From Robot Tractors to Tomato Imaging: What Are the Use Cases of ML and AI in Agriculture?

Most people assume that machine learning (ML) and AI are reserved for very technical industries such as manufacturing and design, where changes and iterations through data analysis can make a big impact. However, as the widespread integration of IoT devices, coupled with AI software, continues, more and more industries are beginning to adopt these technologies — agriculture is one of them.

When the primary objective is to optimize fruit, vegetable, and livestock yields, it’s crucial to understand the intricate factors influencing them. Increasingly, AI helps farmers monitor ever-changing weather patterns, temperature variations, or soil composition. The perception in the industry has now shifted from AI just playing a role in reducing labor costs and boosting productivity to more intricate endeavors and serious pain-point solving.

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Farmers have also been forced to seek new solutions due to labor shortages, stricter legislation, a growing population, and a declining number of farmers. In fact, the global total of farmers is expected to drop from 616 million in 2020 to 272 million by the year 2100. Many AI applications within the agriculture sector empower farmers to gain swift, large-scale, and detailed crop insights. Let’s dive into some of the most important AI and ML applications.

Determining soil quality and crop health

Computer vision through ML plays an indispensable role in preserving the vitality and productivity of agriculture. Previously, assessing the growth stages of plants such as wheat was incredibly laborious. This is where computer vision can save time — researchers have been collecting images displaying wheat at varying “heading” stages over multiple years and under distinct lighting conditions. This led to the development of an AI model that surpassed human observations.

An equally harrowing task for farmers is conventional soil evaluation, traditional methodology requiring the extraction of samples followed by time-consuming laboratory analyses. However, a pioneering study explored the potential of training algorithms on image data obtained through an economical handheld microscope. The outcome was remarkable, with the computer vision model proficiently estimating sand content and Soil Organic Matter (SOM) levels, rivaling the precision of costly lab procedures.

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Plant disease prediction

Aside from collecting images with AI, it also has the capacity to classify and segment them — revolutionizing the way farmers approach pest and disease control.

Utilizing deep learning-based image recognition technology, which involves techniques such as image classification, detection, and image segmentation, farmers can employ models that effectively monitor and assess the health of plants.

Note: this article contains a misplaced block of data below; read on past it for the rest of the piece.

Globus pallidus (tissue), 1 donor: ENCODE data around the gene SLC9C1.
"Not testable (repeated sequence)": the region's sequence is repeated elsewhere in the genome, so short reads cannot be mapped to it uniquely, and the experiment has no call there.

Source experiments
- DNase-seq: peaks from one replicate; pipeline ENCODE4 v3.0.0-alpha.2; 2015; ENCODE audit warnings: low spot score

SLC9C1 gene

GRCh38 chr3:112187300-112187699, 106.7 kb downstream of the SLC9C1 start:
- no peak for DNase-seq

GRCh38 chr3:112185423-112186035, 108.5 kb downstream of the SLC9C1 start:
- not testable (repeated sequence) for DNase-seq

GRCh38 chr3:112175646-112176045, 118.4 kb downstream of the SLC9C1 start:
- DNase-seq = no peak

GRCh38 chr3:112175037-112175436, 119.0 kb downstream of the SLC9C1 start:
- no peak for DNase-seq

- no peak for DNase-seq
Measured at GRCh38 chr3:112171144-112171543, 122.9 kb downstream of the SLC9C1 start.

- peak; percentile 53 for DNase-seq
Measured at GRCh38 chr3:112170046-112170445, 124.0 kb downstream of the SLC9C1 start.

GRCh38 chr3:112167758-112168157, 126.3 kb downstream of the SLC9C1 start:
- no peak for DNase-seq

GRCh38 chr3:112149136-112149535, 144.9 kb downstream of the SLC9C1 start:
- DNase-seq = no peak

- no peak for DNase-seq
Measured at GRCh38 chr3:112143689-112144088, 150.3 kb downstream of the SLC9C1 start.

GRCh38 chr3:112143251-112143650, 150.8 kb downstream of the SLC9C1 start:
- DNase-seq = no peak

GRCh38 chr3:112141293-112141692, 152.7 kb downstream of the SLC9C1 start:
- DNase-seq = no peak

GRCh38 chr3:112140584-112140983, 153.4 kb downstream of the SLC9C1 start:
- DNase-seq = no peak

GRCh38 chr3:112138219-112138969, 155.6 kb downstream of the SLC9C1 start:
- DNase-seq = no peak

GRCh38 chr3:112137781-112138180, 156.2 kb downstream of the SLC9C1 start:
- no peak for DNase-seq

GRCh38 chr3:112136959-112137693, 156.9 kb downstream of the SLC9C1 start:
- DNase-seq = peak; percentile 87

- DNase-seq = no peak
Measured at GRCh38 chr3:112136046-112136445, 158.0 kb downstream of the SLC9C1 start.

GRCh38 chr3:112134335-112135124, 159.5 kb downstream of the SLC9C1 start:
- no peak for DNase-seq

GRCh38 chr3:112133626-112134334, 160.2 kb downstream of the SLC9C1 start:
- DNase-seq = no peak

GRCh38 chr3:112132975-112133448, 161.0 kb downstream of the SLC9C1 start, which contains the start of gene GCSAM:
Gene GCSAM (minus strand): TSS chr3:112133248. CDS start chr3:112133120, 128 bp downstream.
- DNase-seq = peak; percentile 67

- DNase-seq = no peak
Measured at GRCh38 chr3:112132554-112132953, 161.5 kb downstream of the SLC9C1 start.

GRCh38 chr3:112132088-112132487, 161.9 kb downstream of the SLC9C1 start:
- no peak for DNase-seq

Already botanists were able to train a deep convolutional neural network on images of apple black rot according to four major stages of severity. The alternative to this computer vision would be a labor-intensive human searching and evaluation. However, the AI model in this study was able to successfully identify and diagnose disease severity with an accuracy of over 90%.

Robot tractors and planes

Robot tractors have been in development over the last few years, but we are now seeing them take to fields far more often. These automated tractors harnessing robotics are retrofitted with hardware and an array of cameras and media and communications processors (MCPs). John Deere introduced their fully autonomous tractor in 2022. They have since revised the model with a new technology called Exact Shot, which limits the amount of fertilizer needed when planting by spreading starter fertilizer onto the seeds as soon as they are planted.

In other vehicle advancements, unmanned aerial vehicles (UAVs) equipped with computer vision AI have made it possible to automate spraying pesticides or fertilizer across a field. With real-time recognition of target areas, UAV sprayers are able to operate with high precision with both the quantity of fertilizer and specific locations. This significantly reduces the risk of contaminating crops, humans, animals, and water resources.

Future possibilities

As we look further ahead, farmers could even look to leverage these AI applications on an enterprise software platform, enabling them to visually monitor the current state of crop health remotely in various locations. Real-time alerts generated by AI algorithms could signal a potential undesirable outcome, facilitating more efficient in-person inspections.

While enterprise software may not yet have the capability to directly control a robot tractor beyond automated spraying, as mentioned above, it could play a pivotal role by collecting data from embedded sensors and transmitting maintenance information to farm workers when needed. This not only enhances operational efficiency but also reduces the barrier to entry for new workers, even if the work transitions to operating and maintaining robots rather than planting, tilling, or spraying.

It’s evident that AI is playing a crucial role in addressing numerous challenges in agriculture, from increasing productivity to improving resource management and ensuring sustainable farming practices. Continued investment in AI is only going to help farmers to be more efficient and sustainable as we transition from traditional agricultural practices.

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